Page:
Hidden History: Black legislators discuss struggles in the past and present

JACKSON, Miss. (WJTV) – In 1965, the late Mississippi Senator Henry Kirksey made history by filing a lawsuit that changed the way African-American votes impacted Mississippi elections.

The lawsuit challenged district lines and highlighted the “one man, one vote” doctrine.

Kirksey’s victory against the State of Mississippi and Hinds County created opportunity for more African-Americans to hold seats in the legislature.

“He found where all of the pockets were where there was a concentration of blacks throughout the state. And as a result of that, he determined that we could win some of these positions,” District 38 Representative Tyrone Ellis said.

In 1979, Senator Kirksey and Representative Tyrone Ellis were two of the first African-Americans elected to the Mississippi Senate and House after reconstruction.

Representative Ellis is now one of the longest serving African-Americans in the legislature, with nearly 40 years of experience.

He says even with their new positions of power in the late 1970’s, it was clear the black caucus wasn’t welcomed by all.

“We couldn’t even get recognized to even introduce our constituents from the gallery. They didn’t even recognize us. They didn’t put us on any money committees. They would put us on committees that had no relation to what our professional or educational careers were like…[They’d] just put you in a corner and say be still,” Ellis recalled.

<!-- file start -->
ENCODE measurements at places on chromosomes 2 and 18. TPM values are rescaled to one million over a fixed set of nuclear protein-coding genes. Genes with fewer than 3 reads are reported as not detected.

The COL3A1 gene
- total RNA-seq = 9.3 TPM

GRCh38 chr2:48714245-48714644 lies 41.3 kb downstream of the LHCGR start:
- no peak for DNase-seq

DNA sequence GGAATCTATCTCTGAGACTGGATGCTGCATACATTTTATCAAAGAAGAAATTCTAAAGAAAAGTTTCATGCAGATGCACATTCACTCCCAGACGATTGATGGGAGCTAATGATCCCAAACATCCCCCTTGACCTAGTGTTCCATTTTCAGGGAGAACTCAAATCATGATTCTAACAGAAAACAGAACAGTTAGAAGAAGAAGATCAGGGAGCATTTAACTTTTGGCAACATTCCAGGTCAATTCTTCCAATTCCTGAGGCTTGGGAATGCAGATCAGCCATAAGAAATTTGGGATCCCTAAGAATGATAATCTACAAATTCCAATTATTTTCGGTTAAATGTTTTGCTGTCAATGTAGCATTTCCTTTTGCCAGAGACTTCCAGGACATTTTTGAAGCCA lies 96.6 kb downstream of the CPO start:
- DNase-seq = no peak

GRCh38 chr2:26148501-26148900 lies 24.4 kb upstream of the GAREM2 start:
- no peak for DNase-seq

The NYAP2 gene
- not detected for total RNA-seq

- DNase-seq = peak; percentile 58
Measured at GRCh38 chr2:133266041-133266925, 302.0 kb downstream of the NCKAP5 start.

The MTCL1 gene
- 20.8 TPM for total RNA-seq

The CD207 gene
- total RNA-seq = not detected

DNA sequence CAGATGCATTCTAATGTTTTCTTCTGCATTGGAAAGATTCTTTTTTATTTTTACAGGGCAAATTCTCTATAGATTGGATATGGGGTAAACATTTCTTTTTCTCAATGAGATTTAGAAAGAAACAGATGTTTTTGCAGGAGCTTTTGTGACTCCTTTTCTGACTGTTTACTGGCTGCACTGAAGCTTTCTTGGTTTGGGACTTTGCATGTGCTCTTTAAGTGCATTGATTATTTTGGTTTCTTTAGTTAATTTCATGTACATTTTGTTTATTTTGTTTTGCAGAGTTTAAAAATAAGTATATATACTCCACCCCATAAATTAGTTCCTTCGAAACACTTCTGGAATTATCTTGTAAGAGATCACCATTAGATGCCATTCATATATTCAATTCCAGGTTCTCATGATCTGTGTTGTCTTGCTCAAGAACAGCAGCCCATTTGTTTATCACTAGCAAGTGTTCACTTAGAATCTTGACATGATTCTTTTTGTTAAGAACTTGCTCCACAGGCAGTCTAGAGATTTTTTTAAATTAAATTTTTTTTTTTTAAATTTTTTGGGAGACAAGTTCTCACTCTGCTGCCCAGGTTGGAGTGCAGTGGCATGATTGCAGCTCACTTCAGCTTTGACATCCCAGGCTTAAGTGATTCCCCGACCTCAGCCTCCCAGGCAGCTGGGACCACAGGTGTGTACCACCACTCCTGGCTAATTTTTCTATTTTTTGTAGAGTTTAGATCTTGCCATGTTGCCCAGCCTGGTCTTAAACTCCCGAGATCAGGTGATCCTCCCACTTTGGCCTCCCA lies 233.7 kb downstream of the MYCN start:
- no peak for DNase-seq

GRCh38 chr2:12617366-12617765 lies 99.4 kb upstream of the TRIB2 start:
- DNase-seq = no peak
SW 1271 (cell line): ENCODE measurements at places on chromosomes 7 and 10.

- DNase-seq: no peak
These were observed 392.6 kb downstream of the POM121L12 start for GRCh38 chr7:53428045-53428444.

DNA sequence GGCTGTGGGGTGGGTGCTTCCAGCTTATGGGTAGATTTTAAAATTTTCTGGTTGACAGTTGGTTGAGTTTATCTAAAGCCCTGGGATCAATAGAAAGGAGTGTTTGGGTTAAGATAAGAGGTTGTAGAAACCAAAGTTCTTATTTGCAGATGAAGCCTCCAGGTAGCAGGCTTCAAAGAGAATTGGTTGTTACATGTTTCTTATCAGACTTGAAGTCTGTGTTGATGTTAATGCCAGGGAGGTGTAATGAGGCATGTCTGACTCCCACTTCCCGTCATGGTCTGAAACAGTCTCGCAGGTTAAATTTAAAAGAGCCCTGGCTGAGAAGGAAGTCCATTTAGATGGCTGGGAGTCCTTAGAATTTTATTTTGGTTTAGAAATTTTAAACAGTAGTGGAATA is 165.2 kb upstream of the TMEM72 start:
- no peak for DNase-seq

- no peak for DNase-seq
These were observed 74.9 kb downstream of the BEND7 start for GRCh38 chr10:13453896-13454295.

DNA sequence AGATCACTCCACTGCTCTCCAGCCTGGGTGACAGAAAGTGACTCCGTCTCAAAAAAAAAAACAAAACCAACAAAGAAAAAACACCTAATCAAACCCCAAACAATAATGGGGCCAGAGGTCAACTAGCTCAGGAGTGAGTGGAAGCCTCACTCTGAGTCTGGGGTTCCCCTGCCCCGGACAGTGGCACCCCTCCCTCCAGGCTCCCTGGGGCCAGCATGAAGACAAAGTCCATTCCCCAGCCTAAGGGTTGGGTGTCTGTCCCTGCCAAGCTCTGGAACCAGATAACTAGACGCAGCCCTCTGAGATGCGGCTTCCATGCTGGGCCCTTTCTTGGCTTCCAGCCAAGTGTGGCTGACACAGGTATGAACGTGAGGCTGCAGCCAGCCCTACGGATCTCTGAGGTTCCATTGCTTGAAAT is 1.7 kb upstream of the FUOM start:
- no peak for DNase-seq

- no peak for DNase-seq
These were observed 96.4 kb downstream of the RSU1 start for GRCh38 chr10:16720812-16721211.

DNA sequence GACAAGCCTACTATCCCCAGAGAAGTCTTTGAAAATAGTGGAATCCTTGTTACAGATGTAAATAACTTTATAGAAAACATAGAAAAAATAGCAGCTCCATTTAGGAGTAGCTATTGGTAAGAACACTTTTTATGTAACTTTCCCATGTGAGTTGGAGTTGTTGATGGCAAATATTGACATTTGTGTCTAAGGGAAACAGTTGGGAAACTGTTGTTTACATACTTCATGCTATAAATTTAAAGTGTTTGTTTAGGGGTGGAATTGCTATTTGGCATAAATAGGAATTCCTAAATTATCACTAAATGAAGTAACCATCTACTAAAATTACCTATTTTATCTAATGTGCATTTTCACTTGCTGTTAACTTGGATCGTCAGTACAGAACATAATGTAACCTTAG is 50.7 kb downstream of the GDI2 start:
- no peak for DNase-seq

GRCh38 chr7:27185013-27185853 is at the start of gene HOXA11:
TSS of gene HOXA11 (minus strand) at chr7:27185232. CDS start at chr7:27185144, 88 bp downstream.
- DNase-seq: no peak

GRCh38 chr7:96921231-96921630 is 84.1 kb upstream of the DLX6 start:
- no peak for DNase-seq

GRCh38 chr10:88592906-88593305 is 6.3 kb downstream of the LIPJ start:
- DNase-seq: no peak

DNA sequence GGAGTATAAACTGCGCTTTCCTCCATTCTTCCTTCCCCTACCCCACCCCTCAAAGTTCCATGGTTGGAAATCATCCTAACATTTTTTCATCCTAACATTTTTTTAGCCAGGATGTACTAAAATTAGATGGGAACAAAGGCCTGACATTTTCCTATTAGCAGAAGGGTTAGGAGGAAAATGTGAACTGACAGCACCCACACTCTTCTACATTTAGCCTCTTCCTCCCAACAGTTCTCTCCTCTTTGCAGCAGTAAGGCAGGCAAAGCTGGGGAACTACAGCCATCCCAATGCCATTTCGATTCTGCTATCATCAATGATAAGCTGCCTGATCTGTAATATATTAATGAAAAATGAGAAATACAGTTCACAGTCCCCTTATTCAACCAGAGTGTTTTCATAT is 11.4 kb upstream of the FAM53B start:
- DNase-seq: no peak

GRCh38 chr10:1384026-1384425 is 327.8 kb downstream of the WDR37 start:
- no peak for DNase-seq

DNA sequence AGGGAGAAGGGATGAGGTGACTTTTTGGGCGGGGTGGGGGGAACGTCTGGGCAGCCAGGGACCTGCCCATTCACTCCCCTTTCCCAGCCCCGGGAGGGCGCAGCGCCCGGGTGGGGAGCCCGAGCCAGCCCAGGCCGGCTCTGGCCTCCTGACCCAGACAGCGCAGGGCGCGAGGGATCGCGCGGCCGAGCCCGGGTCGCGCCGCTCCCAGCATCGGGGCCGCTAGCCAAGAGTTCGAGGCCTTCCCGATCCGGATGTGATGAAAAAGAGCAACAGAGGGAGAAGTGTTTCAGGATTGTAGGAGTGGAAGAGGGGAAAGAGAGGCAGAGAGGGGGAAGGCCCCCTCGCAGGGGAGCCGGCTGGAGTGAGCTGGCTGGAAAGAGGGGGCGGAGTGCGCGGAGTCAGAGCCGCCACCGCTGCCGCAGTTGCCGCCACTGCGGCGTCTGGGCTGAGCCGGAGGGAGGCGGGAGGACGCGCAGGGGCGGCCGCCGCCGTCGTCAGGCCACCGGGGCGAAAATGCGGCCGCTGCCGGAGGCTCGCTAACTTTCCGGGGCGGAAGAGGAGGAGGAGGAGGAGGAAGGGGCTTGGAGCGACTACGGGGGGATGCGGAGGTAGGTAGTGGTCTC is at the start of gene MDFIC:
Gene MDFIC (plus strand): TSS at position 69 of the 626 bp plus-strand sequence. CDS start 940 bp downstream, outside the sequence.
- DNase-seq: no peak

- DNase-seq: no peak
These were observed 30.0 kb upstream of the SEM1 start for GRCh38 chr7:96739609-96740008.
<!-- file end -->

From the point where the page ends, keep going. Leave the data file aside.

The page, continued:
Representative Alyce Griffin Clark was elected in 1985, “Being the first black woman elected, they said well maybe we ought to be kind of nice to her…But there was not a bathroom on this floor for women of color. When Diane Peranich got elected, they came out and said ‘Representative Peranich, here’s your key to the bathroom.’ And poor me, I said ‘It’s never been locked when I was down there.’ And I noticed the expression on my colleagues faces. I said something’s not right…And the next day I drove on campus, I was met by a guard who said ‘Representative Clark, here’s you key to the bathroom.’ I said ‘thank you, but I don’t need it.'”

Decades after Ellis and Clarke’s stories of struggle, newcomer Representative Chris Bell says his battles are more partisan related.

“There were a lot of things that I wasn’t used to. There was just straight out meanness…There was even a rumor that they were told not to speak to use. But as time rolled on, you had the ice breaking. You had a few members that started to speak with each other. And now, it’s totally different than it was last year,” Bell said.

All three agree that African-Americans have made large steps within the walls of the capitol. With Kirksey’s inspiration and their constituents to motivate them, they says progress will continue.

“We’re survivors. So we know that we have to continue to fight, regardless of the obstacles that are placed before us. We still have to fight. So we fight,” Ellis said.

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